Honda’s domination at Sachsenring has been profound, and we have to go all the way back to 2009 to find a non-Honda on the top step, when Rossi and Yamaha took victory.
Aussie legend Mick Doohan took victory in 1998, the first race at Sachsenring.
But back to the present and, with Marquez sitting out this year’s round while he convalesces from his latest bout of surgery, who will stand on top of the dais this time?
Fabio Quartararo (Monster Energy Yamaha) is the man of the moment after winning his 10th MotoGP race – and his second in 2022 – at the last round in Spain. He also finished third at Sachsenring in 2021 behind Marquez and Miguel Oliveira (Red Bull KTM), so he has the runs on the board.
Quartararo leads the championship on 147pts, ahead of Aleix Espargaro (Aprilia Racing, 125), Enea Bastianini (Gresini Ducati, 94), Johann Zarco (Prima Pramac Ducati, 91) and Francesco Bagnaia (Lenovo Ducati, 81). Aussie Jack Miller (Lenovo Ducati) is ninth on 65pts.
After being taken out by Takaaki Nakagami (LCR Honda) in Spain alongside Alex Rins (Ecstar Suzuki), Bagnaia’s raw speed will have him back in the mix in Germany, while Bastianini has the most wins on the board in 2022 so he can never be discounted.
Rins’ participation will be subject to a medical clearance after he broke his wrist in the Spanish crash, while Miller begins his valedictory tour as a Ducati factory rider after it was announced last week that he’ll be switching to Red Bull KTM in 2023 – reuniting with a brand he last rode for in the Moto3 ranks.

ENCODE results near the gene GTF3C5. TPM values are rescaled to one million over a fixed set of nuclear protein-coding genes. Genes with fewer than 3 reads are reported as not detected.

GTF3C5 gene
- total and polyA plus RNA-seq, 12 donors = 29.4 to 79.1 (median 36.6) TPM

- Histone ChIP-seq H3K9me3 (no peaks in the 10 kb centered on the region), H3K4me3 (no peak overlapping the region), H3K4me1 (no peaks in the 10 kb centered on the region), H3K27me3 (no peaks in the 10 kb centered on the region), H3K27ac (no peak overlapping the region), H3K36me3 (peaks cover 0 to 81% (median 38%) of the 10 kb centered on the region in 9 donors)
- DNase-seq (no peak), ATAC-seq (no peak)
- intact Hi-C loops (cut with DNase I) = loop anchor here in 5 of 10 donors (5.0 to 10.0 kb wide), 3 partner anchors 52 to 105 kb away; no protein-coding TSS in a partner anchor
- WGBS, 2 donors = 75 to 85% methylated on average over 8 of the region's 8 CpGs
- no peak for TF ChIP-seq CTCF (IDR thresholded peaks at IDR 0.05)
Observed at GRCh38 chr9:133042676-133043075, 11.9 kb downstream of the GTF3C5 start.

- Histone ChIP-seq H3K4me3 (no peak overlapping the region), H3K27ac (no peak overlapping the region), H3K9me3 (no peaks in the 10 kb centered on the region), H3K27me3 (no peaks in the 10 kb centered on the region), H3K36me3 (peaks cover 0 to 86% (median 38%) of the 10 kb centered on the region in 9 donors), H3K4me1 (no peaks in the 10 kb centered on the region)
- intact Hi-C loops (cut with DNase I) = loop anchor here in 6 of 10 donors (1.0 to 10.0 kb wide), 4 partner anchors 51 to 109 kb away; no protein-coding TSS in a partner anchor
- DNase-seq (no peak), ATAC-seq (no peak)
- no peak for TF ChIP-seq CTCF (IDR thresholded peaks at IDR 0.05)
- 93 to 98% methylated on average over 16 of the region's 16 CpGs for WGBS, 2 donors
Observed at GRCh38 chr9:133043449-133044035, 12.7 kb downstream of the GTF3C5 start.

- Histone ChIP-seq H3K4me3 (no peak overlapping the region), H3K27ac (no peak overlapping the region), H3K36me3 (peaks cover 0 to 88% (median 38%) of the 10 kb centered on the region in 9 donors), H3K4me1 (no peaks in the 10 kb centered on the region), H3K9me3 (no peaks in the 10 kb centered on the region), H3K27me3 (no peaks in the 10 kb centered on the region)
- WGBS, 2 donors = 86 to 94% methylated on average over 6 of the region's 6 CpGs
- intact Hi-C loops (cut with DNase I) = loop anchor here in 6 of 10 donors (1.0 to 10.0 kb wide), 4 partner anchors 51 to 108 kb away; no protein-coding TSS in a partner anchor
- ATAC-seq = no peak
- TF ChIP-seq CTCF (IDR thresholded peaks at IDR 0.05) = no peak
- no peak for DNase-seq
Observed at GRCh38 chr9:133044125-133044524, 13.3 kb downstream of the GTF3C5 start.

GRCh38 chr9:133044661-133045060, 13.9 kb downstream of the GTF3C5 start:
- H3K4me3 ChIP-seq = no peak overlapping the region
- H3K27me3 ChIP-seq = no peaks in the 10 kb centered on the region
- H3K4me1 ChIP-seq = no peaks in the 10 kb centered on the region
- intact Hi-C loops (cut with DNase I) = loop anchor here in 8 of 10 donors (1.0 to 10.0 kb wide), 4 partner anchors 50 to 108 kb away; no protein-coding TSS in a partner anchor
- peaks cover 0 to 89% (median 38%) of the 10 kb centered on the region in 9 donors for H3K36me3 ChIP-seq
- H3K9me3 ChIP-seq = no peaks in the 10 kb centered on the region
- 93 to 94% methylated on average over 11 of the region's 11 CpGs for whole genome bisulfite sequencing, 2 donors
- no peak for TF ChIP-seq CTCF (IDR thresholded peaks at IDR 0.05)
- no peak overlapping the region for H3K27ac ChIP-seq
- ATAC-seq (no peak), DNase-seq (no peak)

“I’m happy to be back racing this weekend in Germany,” said Miller.
“After the last Grand Prix, I’m eager to get back on my Desmosedici GP and try to redeem myself.
“Sachsenring is a rather twisty and peculiar track, and it definitely won’t be an easy race, but, as always, I’ll give my best to try and get the best result.”
Miller has languished outside the top 10 in the last two rounds, and in Spain fellow Aussie – and rookie – Remy Gardner (Tech 3 KTM) finished three spots ahead.
Miller was sixth at Sachsenring last year, but during his Moto3 days was victorious in Germany – with the likes of Jorge Martin (Prima Pramac Ducati) and Joan Mir (Ecstar Suzuki) also in the same boat.